Here in the heart of The Woodlands, our drought is quite apparent. I along with several other amateur volunteers have rigorously been measuring the rainfall accumulation for years now. We have recorded rainfall to the nearest one-hundredth of an inch every day. Certain areas are naturally drier than others, but theoretically it all averages out over time, like the stock market. However, like the stock market in practice, it just doesn't work out exactly that way. The more measuring stations, the clearer the variations are. If we had a three or four inch rainfall over the entire area, then the severity of this drought would be called into question. Right now, I don't see how we can lower the signs.We are in a very severe drought.

For the first six months of 2011, we received a total of 8.45 inches in our Indian Springs neighborhood. The norm for our area for the first half of the year is about 24.5 inches. We had 16.5 inches last year in the same period during the 2010 drought. The Woodlands is very thirsty this year! Make sure you water your trees and foundation this year, especially if your home is situated on clays which shift and expand. Individual large trees can be watered with a helical soaking drip hose. In porous mulch or sandy dirt, water is not retained very well, so frequent hand watering or drip watering is the most effective means of maintaining sufficient water in the shallow soils of your annuals. Even native plants often require frequent watering in 100 degree heat. Some will wilt and that is OK, but if that condition is allowed to continue for long, native plants will dry out also and die. The term "withering away" is really applicable this summer. Remember that it is necessary to train plants to seek water with deep roots. Try to encourage plants to do so by watering deeply to reduce watering frequency where you are able to do so. Some trees have a defensive mechanism to protect itself from drought. The trees just withdraw their sap as if it is fall and can come back next year or even this year if we receive sufficient rain in the growing months of summer.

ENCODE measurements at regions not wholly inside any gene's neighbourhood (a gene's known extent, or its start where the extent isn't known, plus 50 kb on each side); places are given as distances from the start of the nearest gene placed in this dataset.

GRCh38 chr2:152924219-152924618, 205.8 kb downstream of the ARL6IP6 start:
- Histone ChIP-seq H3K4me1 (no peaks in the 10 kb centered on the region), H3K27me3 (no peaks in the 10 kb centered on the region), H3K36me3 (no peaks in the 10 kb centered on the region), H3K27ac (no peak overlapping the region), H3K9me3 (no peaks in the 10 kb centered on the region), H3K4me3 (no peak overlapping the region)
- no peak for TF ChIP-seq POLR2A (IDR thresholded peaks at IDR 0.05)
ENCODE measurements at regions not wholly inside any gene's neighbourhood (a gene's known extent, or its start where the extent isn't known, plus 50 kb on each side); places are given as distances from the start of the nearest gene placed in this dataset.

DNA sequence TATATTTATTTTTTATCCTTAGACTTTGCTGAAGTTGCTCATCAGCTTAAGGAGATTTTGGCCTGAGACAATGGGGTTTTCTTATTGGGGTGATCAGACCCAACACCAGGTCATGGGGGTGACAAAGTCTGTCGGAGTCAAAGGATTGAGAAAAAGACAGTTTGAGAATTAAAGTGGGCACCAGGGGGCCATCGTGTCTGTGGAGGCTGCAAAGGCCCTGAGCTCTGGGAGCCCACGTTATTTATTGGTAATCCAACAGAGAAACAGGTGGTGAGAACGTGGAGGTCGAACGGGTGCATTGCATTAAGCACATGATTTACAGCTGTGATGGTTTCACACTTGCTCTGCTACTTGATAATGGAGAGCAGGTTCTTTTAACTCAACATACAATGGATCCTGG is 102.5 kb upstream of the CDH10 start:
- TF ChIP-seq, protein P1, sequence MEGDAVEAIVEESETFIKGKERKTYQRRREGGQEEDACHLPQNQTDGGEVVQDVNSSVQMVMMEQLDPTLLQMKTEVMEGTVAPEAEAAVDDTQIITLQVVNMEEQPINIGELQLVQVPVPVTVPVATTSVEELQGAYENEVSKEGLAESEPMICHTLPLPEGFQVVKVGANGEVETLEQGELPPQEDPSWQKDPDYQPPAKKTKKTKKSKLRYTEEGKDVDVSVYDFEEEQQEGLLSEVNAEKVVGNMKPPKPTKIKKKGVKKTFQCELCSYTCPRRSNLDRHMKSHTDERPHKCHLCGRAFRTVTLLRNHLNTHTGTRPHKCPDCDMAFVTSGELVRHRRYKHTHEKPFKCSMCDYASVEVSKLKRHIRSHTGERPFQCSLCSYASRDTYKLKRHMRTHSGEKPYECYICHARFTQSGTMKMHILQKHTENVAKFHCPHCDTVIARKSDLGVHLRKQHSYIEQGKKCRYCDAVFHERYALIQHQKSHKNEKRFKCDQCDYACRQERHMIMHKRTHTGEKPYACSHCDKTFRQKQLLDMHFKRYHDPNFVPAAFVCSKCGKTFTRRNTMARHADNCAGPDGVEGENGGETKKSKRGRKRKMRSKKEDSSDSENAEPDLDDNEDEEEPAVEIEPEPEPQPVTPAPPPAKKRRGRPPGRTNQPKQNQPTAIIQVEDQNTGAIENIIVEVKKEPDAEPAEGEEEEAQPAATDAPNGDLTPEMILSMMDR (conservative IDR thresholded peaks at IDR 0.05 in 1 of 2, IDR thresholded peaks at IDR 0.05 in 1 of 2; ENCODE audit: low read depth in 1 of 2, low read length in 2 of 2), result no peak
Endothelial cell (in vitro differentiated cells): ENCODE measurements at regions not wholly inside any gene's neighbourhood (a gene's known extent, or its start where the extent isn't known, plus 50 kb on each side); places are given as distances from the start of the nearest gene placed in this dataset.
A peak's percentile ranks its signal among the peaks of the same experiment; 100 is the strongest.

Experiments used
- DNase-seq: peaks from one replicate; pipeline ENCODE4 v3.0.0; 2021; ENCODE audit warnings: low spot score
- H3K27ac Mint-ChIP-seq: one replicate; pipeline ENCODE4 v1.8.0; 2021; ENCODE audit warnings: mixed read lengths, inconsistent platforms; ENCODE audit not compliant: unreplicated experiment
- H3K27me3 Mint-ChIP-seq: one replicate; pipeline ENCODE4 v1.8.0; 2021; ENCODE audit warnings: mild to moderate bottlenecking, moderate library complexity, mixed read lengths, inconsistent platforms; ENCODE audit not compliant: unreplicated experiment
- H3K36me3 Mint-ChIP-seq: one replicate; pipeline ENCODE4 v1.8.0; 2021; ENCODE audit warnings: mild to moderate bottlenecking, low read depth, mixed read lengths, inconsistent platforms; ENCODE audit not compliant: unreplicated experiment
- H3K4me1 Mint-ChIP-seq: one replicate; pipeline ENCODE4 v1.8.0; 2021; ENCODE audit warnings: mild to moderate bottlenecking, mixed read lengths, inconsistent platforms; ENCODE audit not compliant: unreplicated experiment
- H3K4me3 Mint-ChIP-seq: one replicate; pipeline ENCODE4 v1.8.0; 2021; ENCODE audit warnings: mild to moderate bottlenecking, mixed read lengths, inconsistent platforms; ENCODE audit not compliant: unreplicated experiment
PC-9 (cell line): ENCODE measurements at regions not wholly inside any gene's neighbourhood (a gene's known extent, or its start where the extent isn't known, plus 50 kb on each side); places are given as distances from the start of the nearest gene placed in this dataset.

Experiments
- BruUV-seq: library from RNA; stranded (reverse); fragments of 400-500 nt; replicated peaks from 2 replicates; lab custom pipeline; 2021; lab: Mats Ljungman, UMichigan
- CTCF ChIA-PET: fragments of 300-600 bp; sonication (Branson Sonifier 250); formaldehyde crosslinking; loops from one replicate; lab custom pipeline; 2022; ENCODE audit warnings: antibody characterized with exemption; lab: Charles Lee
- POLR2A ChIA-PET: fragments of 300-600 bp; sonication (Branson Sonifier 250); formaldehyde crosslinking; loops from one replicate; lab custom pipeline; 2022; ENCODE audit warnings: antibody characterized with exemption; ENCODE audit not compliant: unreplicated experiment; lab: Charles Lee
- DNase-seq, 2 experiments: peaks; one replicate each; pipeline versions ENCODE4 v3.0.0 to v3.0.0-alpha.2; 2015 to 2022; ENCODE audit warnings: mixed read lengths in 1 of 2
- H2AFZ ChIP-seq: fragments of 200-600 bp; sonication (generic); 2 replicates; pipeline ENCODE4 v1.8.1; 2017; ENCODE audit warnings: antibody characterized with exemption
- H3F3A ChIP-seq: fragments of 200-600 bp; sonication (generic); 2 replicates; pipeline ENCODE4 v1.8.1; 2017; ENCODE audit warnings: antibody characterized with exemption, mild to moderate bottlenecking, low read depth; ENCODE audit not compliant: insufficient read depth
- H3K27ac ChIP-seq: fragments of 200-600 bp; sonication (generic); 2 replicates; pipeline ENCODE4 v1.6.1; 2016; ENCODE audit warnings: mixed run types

When searching for butterfly eggs on native plants, some butterfly enthusiasts have noted the lack of thereof on plants that normally are stripped of their leaves by caterpillars at this time of the year. This has been caused by two weather events - the drought and the extreme cold that reached deep into Mexico this past winter, killing many of the Monarchs and other migratory species.

Maybe we will receive a tropical system to turn this all around. I expect us to go to mandatory outdoor watering schedules very soon, despite the recent rains and the fact that we are operating a full well configuration this summer, pumping at near capacity. Maybe we will get a tropical system to dump a large volume of water to help us out.